And then you’d have, again, weekly or bi-weekly, monthly, all the way to the quarterly, which was the quarterly campaign plan and review that the Ambassador and I did, and it was excruciating. I mean, it was so painful because we’d sit there with all of our senior leaders and a number of the Coalition senior leaders and ambassadors as well, and we’d go through program by program by program by programs and were we winning or losing? And we had daily metrics, we had weekly metrics, we had monthly metrics, we had everything. And again, you’ll remember, I mean we kept track of the number of megawatts of power, even down to the individual power stations. Which towers are still on their side? What’s the status of the pipeline? We had to rebuild the oil infrastructure with our Iraqi partners. The myriad tasks, I think, are just almost incomprehensible unless you’ve actually lived it.

And then you just get so – you actually forget that everybody doesn’t appreciate this because you’re living it, and again, it’s pretty nonstop. It does become, I mean, it is a grinding brutal experience. And candidly, if you’re the commander of this enterprise, you have no peers. You know, there’s nobody you can go, and you don’t have a beer because you’re under General Order Number One, which is you don’t have alcohol in that theater, out of deference both for the fact that we’re all heavily armed and that it’s an Islamic country. So you know, it’s not like you can unburden yourself on anybody. Occasionally, somebody like General Keane, a great mentor, or a Mike O’Hanlon from Brookings, or Fred, the Kagans or whatever. And even there though you can’t – And so you know, you have a lot in there, and there’s literally no one with whom you can fully share everything, and you’re going to –

My command Major Sergeant and I he came back with me, by the way. He ultimately did five combat tours with me. Went on short notice to Afghanistan as well. We were at CENTCOM together, and he was with the 101st during the first year. Great, great, finest senior noncommissioned officer I’ve known. We generally went off, separately. My view is I don’t need a guy riding back in my Humvee or in the back of my helicopter seeing roughly what I’m seeing. His whole inclination was he needed to expand my impact by doing something somewhere else. And he went on convoys. He got hit, probably, eight to 12 times. His convoy, not him personally. His vehicle did get hit. But we would be together for memorial ceremonies and for a number of other occasions like that. And you know there were units, there was one unit in Baghdad in particular that I think in something like three successive weeks or three out of four weeks lost five soldiers in a single incident. So a terribly powerful improvised explosive device blowing up an entire Bradley fighting vehicle, heavily armored. And again it eats at units, it eats at leaders, and it eats at their overall commander.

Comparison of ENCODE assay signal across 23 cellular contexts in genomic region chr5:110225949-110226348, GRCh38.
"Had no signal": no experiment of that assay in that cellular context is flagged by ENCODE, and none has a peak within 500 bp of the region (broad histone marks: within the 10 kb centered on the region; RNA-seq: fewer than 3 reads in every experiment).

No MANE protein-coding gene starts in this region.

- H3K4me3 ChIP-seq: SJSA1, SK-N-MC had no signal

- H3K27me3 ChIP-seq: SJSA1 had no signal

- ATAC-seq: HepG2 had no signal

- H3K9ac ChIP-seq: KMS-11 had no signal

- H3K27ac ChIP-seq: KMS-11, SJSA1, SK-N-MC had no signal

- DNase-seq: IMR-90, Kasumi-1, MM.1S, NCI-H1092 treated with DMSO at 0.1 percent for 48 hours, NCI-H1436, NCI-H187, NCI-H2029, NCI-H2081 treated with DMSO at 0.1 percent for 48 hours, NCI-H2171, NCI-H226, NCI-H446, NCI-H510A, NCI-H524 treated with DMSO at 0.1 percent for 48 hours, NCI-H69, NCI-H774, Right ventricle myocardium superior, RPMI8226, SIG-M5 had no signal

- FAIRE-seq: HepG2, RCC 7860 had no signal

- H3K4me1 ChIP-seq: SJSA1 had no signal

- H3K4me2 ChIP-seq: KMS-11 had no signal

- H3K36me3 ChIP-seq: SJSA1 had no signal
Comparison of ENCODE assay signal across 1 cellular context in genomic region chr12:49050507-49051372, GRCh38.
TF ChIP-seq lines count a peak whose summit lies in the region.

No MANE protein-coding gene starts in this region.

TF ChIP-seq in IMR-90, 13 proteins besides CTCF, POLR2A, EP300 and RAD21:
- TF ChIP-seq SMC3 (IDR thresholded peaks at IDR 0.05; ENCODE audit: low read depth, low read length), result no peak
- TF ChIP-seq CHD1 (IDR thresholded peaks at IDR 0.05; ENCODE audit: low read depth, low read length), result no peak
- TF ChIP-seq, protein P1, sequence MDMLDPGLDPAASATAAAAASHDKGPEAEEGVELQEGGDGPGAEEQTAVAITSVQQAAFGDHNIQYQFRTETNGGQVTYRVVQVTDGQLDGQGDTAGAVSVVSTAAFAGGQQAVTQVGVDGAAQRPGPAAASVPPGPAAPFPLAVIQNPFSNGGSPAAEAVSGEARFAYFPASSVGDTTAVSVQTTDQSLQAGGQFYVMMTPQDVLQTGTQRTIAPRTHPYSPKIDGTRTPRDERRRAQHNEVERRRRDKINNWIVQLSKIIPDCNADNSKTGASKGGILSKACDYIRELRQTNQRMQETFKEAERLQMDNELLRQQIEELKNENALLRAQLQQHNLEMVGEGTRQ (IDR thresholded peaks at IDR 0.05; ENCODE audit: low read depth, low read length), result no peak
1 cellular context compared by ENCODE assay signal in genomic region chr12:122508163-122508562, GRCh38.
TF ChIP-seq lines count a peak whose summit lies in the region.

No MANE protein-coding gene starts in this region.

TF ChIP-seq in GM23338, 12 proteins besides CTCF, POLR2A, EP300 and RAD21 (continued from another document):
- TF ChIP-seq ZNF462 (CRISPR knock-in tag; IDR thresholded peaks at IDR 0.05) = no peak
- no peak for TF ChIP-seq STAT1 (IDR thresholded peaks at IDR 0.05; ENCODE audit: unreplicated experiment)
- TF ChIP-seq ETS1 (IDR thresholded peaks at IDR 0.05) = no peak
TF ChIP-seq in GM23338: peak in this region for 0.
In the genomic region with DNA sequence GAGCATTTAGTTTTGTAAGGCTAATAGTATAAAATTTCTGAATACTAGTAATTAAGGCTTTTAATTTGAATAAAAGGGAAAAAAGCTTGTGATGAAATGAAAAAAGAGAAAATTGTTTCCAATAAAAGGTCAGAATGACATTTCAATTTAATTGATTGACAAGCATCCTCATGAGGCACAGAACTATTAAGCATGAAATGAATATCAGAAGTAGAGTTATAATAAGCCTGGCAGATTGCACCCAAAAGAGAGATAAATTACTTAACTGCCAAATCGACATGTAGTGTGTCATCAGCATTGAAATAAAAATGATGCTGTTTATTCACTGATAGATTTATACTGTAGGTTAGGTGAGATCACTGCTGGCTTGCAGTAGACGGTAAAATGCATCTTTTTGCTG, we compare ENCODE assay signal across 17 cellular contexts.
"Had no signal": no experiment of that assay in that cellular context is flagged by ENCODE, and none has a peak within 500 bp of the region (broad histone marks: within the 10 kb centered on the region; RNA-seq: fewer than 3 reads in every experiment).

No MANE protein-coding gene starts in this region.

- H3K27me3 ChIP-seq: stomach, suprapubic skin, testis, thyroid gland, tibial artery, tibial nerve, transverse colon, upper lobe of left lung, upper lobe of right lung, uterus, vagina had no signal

III: Turning the Tide (47:04 – 1:07:04)

KRISTOL: And when did you think, or when did you feel pretty confident that you had turned the corner? You got there at the beginning of February.

PETRAEUS: Maybe in the fall. I knew, I honestly believed it would work. I truly – I had done nothing but think about Iraq for, really, close to four years, leading up to being the commander, plus being in theater for, you know, approaching two and a half, by the time I went back. I really did believe that – and we’d done a lot of this in the first year in the 101st Airborne Division. We lived with the people, we did reconciliation. Unfortunately, it was undone because Baghdad didn’t support it. But now I was in Baghdad.

And so for Anbar Province, I didn’t need the Iraqi government’s approval. They weren’t out there. It was a Sunni Arab Province, and they basically let us do what we wanted to do. When it got close to Baghdad and it got close to Shia areas, it became enormously sensitive, and I had to spend a huge amount of time with Prime Minister Maliki and members of the government, the ministers and so forth, working our way through the very issues that were so, so difficult. But in the fall, I started to have real confidence that it was sustainable. This is actually being sustained, and in fact, my violence levels are going down further.